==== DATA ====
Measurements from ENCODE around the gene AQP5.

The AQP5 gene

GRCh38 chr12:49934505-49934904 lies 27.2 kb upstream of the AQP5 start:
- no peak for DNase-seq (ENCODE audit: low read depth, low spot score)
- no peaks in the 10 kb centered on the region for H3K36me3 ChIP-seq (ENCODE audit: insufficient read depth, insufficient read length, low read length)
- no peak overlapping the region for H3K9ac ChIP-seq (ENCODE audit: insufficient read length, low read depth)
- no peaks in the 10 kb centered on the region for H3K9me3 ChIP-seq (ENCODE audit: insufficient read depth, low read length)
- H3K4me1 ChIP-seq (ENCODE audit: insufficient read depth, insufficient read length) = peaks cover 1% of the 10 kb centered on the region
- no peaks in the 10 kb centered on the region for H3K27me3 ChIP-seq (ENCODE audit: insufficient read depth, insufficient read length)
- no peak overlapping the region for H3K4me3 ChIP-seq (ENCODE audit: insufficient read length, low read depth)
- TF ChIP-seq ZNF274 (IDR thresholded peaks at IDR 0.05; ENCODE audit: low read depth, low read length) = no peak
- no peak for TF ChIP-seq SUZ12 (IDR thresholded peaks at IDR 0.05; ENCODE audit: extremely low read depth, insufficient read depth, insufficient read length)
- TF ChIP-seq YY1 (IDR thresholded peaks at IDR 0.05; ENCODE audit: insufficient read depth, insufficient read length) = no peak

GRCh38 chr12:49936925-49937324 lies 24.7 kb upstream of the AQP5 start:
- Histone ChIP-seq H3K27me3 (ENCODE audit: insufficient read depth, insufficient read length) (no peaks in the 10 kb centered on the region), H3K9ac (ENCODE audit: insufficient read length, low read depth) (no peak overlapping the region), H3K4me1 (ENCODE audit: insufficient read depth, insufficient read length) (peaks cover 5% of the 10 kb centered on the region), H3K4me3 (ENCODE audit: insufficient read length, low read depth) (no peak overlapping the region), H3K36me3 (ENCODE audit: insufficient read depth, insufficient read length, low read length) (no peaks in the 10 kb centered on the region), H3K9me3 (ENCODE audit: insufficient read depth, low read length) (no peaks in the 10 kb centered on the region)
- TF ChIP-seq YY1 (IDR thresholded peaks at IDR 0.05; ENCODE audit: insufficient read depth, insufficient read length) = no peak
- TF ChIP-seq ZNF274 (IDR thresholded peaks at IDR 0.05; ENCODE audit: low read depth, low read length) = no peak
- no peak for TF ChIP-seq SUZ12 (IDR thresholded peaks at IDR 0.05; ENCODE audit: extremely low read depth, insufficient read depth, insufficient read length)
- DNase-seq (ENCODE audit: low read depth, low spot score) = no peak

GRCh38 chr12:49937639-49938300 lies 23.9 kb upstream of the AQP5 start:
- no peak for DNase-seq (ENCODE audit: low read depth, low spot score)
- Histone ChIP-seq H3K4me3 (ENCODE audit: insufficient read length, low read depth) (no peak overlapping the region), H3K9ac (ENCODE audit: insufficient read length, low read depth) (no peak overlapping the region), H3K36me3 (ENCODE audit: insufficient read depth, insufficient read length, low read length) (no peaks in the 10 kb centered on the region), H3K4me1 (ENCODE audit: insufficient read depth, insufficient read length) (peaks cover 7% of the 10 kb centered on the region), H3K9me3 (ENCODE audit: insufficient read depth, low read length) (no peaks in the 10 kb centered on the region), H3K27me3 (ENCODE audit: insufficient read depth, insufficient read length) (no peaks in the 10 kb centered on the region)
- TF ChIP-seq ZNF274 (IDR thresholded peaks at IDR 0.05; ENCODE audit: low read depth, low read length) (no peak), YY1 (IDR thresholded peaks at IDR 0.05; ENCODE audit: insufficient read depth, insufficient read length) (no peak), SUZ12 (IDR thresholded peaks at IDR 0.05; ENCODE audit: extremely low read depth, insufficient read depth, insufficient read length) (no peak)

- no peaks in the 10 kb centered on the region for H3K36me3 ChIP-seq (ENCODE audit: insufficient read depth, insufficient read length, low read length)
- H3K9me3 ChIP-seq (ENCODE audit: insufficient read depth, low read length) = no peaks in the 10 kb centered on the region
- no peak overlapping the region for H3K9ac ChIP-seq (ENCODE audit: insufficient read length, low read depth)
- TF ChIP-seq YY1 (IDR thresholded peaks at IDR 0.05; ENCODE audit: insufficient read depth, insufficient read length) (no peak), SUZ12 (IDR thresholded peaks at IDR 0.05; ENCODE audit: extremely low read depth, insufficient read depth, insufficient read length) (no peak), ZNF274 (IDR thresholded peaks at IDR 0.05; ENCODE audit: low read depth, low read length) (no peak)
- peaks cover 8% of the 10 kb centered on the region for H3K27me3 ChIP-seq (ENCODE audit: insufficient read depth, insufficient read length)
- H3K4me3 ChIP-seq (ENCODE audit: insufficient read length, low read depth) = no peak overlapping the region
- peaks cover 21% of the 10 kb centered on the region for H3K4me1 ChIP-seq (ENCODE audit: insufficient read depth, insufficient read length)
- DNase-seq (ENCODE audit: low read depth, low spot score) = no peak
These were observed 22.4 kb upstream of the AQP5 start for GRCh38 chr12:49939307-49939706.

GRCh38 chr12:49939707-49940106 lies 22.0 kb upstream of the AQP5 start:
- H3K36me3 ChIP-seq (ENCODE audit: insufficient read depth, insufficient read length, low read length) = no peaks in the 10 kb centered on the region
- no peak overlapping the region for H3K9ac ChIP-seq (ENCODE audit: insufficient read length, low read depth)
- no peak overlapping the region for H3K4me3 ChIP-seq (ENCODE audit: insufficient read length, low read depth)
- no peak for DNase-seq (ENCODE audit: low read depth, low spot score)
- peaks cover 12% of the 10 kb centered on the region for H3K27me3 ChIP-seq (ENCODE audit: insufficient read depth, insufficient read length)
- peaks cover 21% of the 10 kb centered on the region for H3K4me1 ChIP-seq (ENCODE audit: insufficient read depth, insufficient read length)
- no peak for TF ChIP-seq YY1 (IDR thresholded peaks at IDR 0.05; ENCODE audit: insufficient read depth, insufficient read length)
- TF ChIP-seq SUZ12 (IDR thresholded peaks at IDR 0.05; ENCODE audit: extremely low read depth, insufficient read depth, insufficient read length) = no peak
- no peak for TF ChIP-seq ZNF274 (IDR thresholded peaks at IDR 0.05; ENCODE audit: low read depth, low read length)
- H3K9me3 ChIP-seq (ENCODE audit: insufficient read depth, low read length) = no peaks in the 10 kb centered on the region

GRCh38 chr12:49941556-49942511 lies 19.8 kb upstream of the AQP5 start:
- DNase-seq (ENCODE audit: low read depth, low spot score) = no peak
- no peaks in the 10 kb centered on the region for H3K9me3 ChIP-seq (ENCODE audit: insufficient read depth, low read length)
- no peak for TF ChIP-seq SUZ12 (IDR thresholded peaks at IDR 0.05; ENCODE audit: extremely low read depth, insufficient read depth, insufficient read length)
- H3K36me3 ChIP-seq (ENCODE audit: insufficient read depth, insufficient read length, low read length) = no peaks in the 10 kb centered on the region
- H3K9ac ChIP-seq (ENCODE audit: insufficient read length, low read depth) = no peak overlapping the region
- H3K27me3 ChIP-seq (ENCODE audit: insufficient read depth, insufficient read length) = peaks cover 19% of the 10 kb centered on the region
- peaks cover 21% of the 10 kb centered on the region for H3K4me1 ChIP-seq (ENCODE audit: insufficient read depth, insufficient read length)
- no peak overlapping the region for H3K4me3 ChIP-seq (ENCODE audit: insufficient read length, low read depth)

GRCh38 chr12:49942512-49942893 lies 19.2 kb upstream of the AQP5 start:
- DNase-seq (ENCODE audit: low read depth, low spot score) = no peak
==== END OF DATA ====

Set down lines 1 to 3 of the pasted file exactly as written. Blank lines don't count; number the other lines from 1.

Measurements from ENCODE around the gene AQP5.

The AQP5 gene

GRCh38 chr12:49934505-49934904 lies 27.2 kb upstream of the AQP5 start: